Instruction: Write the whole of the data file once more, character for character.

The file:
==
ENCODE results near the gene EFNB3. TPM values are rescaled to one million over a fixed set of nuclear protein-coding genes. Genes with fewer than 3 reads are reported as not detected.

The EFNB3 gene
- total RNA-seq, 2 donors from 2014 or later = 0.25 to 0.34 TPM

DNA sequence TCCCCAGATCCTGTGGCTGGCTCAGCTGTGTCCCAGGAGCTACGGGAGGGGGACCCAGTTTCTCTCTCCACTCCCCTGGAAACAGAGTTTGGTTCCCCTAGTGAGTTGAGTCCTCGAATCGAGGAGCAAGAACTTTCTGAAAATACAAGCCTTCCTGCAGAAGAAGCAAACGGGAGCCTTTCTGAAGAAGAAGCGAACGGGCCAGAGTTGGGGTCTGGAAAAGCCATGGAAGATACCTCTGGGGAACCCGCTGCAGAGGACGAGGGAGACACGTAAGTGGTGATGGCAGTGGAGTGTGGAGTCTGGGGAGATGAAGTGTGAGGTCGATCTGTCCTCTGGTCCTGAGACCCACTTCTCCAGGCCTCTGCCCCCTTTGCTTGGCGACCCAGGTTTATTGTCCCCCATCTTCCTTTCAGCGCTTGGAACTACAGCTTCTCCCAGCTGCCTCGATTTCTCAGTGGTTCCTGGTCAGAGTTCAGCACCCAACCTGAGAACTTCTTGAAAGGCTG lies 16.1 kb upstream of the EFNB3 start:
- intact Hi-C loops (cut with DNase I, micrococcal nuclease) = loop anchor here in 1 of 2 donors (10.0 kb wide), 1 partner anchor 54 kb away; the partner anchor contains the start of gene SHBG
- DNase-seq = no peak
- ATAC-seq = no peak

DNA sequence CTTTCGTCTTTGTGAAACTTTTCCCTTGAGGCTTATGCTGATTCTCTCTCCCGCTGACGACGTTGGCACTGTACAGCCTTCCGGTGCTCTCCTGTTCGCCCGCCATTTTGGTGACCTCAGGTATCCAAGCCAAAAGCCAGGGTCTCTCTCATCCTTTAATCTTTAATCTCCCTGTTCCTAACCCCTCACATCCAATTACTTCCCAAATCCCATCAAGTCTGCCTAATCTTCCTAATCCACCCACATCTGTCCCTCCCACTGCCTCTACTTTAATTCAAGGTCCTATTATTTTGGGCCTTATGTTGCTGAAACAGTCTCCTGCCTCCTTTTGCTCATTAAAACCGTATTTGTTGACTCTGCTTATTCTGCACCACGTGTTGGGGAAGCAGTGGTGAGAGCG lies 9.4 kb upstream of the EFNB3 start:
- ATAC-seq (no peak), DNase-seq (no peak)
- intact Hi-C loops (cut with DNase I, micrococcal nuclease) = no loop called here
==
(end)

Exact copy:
ENCODE results near the gene EFNB3. TPM values are rescaled to one million over a fixed set of nuclear protein-coding genes. Genes with fewer than 3 reads are reported as not detected.

The EFNB3 gene
- total RNA-seq, 2 donors from 2014 or later = 0.25 to 0.34 TPM

DNA sequence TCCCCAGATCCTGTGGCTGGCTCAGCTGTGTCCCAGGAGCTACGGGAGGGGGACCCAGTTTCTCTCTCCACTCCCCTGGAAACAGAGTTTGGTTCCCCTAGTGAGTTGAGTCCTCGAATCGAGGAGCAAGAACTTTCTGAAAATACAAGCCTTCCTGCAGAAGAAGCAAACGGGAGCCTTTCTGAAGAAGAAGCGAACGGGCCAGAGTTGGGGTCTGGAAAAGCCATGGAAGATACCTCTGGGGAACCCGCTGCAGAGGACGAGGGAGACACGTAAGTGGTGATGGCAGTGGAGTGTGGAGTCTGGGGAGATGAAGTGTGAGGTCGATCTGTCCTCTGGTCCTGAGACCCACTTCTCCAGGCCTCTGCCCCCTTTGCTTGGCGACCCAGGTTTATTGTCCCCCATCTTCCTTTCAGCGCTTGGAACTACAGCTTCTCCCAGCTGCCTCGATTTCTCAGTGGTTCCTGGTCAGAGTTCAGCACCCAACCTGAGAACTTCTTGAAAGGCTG lies 16.1 kb upstream of the EFNB3 start:
- intact Hi-C loops (cut with DNase I, micrococcal nuclease) = loop anchor here in 1 of 2 donors (10.0 kb wide), 1 partner anchor 54 kb away; the partner anchor contains the start of gene SHBG
- DNase-seq = no peak
- ATAC-seq = no peak

DNA sequence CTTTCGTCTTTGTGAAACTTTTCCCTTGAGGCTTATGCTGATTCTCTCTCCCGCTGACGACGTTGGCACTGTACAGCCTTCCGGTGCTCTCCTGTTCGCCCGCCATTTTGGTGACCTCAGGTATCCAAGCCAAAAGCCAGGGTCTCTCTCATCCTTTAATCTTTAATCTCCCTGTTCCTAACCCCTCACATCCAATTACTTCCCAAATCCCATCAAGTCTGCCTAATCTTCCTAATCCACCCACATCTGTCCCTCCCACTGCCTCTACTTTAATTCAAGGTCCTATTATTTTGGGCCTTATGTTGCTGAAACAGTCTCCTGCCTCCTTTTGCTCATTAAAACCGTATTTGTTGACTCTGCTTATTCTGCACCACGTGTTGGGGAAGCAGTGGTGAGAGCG lies 9.4 kb upstream of the EFNB3 start:
- ATAC-seq (no peak), DNase-seq (no peak)
- intact Hi-C loops (cut with DNase I, micrococcal nuclease) = no loop called here